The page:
Generic cheddar definitely isn’t but West Country Farnhouse cheddar is. But there are still things you can change. The weakness of the PDO scheme is that it’s only as good as how it was written/agreed in the first place. Cheddar was actually one of the earlier PDOs and it was fairly weakly written and so you can produce a whole raft of different cheese under the PDO. It has a value but not as big a value as it should have.
[I talk about the Stilton PDO and the Stichelton story, which is the only example I know – the Stilton PDO was nailed down to specify a pasteurised cheese, even though that was, at the time the PDO was created, a fairly recent development and the traditional recipe had always been unpasteurised. When a new kid on the block came along wanting to make a traditional unpasteurised Stilton, they were forced by the PDO to call it something else, and Stichelton was born. We agree though, that in retrospect, this did them a huge favour, from a marketing perspective.]
A PDO is only as good as the rules that were written at the time.
It sounds like whoever is big and successful at the time is the one that gets to pin down the PDO to what they want it to be?
That’s probably fair!
So what are you doing to address this, because that’s quite a challenging thing to deal with really?
We’re scratching our head about it! It’s only in the last 6 months that it’s really become very evident and that’s because so much cheese has been sold on promotion.
[We then ramble a while about bacon, and which brands Pete and I have noticed/ bought from our Waitrose.]
There will be at least three or four Denhay bacon products on the top shelf and then there’ll be Duchy Originals and that’s us too.
Really, that’s you?
We’ve done Duchy Originals bacon since 1999.
I assumed it was done somewhere in his estates, I had thought it was farms that he owned. Interesting! So what’s the difference then between the Duchy Originals bacon and the one that’s branded Denhay?
Well it’s the cure, they wanted to do a different cure.
And they’re organic and we’re not.
Are the pigs theirs?
Not necessarily… and in future won’t be.
OK, so it really is a brand for them more than anything, they can control the quality?
Yes, it’s a brand that delivers quite a lot of money into The Prince’s Charities Foundation and it’s a brand which the Prince is very passionate about and watches and manages in terms of quality control and what products go in, what don’t go in.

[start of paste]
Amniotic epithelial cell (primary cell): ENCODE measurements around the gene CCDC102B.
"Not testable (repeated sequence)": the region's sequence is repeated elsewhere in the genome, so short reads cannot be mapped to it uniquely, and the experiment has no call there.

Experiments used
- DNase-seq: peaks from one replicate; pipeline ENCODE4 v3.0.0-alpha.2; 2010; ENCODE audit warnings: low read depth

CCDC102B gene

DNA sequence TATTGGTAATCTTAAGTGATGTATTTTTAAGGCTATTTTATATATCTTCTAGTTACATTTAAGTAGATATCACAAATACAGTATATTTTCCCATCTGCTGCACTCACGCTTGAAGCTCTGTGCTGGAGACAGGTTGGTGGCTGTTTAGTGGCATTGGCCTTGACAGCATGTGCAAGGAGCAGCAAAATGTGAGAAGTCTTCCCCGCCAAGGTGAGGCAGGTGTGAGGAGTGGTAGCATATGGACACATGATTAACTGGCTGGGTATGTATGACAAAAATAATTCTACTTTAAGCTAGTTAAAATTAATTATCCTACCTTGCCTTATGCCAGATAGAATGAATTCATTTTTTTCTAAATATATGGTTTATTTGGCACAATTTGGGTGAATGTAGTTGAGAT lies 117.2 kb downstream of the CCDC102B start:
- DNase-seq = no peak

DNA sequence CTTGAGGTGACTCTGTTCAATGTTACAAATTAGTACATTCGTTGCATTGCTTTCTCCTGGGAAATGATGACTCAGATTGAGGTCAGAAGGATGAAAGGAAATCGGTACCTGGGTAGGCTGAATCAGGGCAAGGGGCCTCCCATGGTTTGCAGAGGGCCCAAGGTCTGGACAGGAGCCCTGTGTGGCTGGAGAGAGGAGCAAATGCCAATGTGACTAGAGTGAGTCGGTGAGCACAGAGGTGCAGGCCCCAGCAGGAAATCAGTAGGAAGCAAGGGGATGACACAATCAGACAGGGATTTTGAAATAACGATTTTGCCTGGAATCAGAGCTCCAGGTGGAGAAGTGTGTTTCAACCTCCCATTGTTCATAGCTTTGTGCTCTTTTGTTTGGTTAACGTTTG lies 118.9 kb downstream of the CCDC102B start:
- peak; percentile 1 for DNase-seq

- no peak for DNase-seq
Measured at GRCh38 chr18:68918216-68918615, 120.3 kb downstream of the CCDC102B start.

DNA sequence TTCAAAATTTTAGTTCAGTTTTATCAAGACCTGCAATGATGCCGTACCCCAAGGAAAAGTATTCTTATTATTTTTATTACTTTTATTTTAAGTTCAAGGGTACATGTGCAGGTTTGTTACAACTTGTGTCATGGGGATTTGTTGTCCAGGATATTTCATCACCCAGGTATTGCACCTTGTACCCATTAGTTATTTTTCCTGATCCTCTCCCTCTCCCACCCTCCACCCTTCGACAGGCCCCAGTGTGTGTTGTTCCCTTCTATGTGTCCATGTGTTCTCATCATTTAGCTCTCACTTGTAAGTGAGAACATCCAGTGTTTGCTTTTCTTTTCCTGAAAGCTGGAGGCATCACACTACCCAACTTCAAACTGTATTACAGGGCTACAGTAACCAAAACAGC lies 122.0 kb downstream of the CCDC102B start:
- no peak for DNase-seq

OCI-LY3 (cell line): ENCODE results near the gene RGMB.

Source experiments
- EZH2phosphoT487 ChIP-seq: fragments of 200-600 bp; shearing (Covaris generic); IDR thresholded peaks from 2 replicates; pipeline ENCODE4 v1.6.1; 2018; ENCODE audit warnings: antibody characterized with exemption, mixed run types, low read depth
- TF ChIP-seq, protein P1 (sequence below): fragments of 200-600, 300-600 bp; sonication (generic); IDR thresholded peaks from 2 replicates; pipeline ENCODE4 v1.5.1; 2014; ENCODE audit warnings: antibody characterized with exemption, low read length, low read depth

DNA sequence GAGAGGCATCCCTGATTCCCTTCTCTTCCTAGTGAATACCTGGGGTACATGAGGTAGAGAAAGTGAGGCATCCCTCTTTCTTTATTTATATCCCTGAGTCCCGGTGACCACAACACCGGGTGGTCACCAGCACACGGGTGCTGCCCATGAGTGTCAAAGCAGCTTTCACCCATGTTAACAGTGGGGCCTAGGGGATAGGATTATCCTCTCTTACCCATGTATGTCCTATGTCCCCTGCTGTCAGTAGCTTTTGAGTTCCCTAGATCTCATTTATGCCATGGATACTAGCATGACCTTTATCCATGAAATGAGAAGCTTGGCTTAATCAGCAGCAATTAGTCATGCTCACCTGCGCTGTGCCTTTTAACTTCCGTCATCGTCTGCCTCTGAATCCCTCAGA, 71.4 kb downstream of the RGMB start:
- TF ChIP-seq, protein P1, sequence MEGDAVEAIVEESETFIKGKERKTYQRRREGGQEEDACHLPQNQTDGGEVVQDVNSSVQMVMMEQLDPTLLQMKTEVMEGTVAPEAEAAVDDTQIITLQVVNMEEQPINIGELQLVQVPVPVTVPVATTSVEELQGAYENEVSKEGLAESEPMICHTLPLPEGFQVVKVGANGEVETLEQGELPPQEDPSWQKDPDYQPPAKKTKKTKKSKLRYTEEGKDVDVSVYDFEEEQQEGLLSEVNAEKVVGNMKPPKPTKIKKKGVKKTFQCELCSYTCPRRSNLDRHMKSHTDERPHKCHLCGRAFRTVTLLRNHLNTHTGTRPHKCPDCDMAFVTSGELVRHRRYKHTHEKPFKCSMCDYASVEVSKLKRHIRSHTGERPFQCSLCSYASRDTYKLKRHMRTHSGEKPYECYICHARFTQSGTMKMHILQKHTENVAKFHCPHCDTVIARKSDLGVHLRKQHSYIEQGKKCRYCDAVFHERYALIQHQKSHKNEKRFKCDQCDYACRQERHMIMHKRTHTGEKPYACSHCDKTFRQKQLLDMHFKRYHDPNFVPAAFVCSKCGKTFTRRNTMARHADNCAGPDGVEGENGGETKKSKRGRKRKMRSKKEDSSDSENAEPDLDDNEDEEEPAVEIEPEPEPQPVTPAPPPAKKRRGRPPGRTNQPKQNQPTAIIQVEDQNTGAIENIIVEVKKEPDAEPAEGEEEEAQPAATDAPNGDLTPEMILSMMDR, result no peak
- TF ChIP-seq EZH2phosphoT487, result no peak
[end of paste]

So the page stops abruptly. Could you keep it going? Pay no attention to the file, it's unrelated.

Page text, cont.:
As of the middle of June it’s going to be Dutchy Originals from Waitrose and it’ll only be available from Waitrose.
[We talk about how we shop for bacon, and how oblivious we are to the different packaging and information printed on the packaging and how consumers often don’t read or notice anything other than what they are already familiar with.
The conversation moves on to Waitrose, and I talk about how I like shopping in Waitrose not only because of the quality but also because they have always had much more of a commitment to looking after their producers.]
Again, that’s what we always read in the press, that Waitrose look after their producers, do you feel that or not?
They are very good, very good indeed.
Is it a marked difference from the rest of them?
We’ve dealt with Waitrose, supplied to them for 25 years.
Another thing I like about waitrose is how they say that if they find a producer that can only produce enough for three stores, if they like it they’ll still take it and put it into three stores. I don’t know how much they do this but I do see a difference in products stocked in different stores.
That’s correct, for instance you can buy our butter in only three Waitrose stores I think it is. And at Ocado.
[At this point, we don white coats and go to visit the cheese producing and storage areas.]
— with many thanks to Jow Lloyd for her help transcribing the audio file —
(Please forgive quality of sound and image composition – these videos were taken purely to give me an audio file for transcription, as above, but decided to share the videos instead. Pete’s actually really good at shooting video when he knows it’s going to be used as video! And ignore how daft I look in my orange hat and white lab coat, please!)
Pasteurisation, Homogenisation, Sterilisation
Grading the cheese
Truckles and Dorset Drums
(no idea why this one is a different size ratio, it’s from the same video footage, same settings but when I export it to youtube it loads differently to the other 5)